Students were put to work during a visit and tour of Agraria Center of Regenerative Agricultural Practice in Yellow Springs. “Agraria is a 128-acre educational and research farm that explores and demonstrates the benefits of regenerative practices at multiple levels,” explained Rachel Carr, volunteer coordinator.
Matthew Salazar, facilities manager, led the group. “I explained what we do – it’s ecological education. The students talked about how they appreciated what we were doing, and we had them do trail maintenance, making them wider and more accessible.”
“They were a great group to engage with and work alongside of, and their efforts to remove some of the invasive species on the property helps to restore the land,” said Carr. “Some shared about their families’ gardens and farms back home in Poland.”
While in Yellow Springs, they also visited Glen Helen Raptor Center, Young’s Dairy Barn and Clifton Gorge.
Back in Dayton, they toured one of Dayton’s most recently completed Metro Libraries, the West Branch and its Makerspace room. Information Services Assistant and “tech guy” Donald Stewart took them on a tour, “and they said they weren’t used to seeing libraries like this and thought it was phenomenal. They loved all the artworks in the library, and I let them know that most were done by local artists.
“I also gave them a history of this area, where the Wright Brothers hangars were, and told them about Paul Laurence Dunbar.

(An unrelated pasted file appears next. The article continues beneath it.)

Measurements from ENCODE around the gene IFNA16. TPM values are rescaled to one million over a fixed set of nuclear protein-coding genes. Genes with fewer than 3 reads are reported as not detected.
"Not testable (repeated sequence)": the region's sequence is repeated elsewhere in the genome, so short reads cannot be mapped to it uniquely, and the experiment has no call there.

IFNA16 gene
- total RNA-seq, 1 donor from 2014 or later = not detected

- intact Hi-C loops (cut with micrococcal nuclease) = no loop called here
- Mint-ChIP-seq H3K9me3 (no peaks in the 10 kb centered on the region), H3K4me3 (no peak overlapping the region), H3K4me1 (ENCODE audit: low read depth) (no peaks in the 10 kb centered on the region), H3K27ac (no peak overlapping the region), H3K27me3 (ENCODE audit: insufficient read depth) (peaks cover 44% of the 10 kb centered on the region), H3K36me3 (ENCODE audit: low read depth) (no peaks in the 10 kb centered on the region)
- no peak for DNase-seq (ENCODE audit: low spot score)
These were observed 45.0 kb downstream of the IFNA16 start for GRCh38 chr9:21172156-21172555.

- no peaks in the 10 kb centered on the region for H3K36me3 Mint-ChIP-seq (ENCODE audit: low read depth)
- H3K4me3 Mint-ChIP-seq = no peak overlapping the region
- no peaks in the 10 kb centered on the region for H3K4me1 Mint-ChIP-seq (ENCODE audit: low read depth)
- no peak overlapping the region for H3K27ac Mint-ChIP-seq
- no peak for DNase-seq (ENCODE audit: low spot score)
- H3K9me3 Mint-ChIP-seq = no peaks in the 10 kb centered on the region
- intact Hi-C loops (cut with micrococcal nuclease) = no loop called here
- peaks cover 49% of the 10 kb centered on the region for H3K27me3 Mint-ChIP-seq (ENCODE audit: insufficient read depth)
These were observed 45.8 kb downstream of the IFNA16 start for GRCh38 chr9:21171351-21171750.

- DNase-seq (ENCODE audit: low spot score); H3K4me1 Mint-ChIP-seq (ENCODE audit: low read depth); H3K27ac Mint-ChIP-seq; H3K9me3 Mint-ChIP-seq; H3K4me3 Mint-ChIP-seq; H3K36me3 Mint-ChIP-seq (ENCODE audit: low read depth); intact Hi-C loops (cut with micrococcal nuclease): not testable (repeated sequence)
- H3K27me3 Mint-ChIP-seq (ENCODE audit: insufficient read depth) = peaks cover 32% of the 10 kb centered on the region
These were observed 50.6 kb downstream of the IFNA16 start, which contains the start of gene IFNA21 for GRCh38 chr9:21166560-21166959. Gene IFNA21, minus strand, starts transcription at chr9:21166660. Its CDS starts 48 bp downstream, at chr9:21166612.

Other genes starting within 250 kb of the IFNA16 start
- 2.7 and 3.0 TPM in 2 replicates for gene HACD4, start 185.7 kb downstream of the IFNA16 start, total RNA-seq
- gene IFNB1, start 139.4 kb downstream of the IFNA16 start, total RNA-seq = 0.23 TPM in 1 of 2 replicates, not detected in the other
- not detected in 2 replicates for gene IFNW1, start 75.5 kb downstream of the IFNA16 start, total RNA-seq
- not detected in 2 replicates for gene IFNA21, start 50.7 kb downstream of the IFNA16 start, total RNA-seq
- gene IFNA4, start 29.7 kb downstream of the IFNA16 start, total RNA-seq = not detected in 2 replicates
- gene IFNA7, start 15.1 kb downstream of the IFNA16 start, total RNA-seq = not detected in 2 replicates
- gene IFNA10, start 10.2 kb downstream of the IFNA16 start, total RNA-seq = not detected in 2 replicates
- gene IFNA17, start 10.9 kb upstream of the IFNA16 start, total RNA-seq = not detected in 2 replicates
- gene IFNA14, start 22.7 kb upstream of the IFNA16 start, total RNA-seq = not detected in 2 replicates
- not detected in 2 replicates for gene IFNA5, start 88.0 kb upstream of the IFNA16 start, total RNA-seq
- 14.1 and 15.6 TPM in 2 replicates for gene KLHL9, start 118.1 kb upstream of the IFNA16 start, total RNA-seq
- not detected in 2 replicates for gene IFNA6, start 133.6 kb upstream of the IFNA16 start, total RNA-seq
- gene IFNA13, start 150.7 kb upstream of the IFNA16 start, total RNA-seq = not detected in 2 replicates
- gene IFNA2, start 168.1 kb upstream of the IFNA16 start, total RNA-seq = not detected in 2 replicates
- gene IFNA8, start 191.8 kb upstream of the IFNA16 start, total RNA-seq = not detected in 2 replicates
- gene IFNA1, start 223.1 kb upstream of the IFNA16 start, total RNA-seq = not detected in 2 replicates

“Douglas Picard explained Makerspace to them, and they spent quite a bit of time in there doing a demonstration.”
In downtown Dayton, the group had a walking tour of Riverscape, a tour of DayAir Ballpark and the Hub in the Arcade. “I think they were overwhelmed,” said Nerny. “The Hub had meaning for us because of the Arcade. They didn’t understand the history but enjoyed looking at the building, and did learn that there were setups for new businesses happening at the Hub.”
Of course, students ate at a variety of establishments during their stay, and one student, Igor Porwot, observed that “Americans love things super-salty or super-sweet.”
But they got a pleasant surprise when they visited Marion’s Pizza. “One of our members knew that the owner of Marion’s was Polish,” said Nerny, “and he talked about his father’s village in Poland. The kids were excited when he said a word or two in Polish, but he was sorry he didn’t know more of the language.”
Interestingly, on the night they were to spend time at Scene 75, the students wanted to go to a thrift store instead. “One of the boys was so excited because he got a pair of old jeans. We were surprised at that,” Nerny noted.
Another, more active event, was bowling at Poelking Lanes in Kettering. “They were familiar with it, and seemed to know how to keep score and turn on the machines. They kept getting gutter balls, but were happy with their ‘sideline coaches.’”
The week ended with students preparing a dinner – half Polish, half American – for their hosts at the Czechoslovakian Club, followed by traditional Polish dancing.
Ages of the hosts range from 55-80, and their young guests expressed surprise at how active their “retired” hosts were. “In Poland, once a senior retires from work, they expect to die,” said Vladyslaw Aleksandrowicz. That brought a laugh from the hosts, who range in age from 55-to-80.
Nerny, the 80-year-old, retired from teaching in the Dayton schools in 1997, served on the school board for seven years, has been involved with Friendship Force and other organizations on and off for 20 years, and is certainly not “expecting to die” any time soon.
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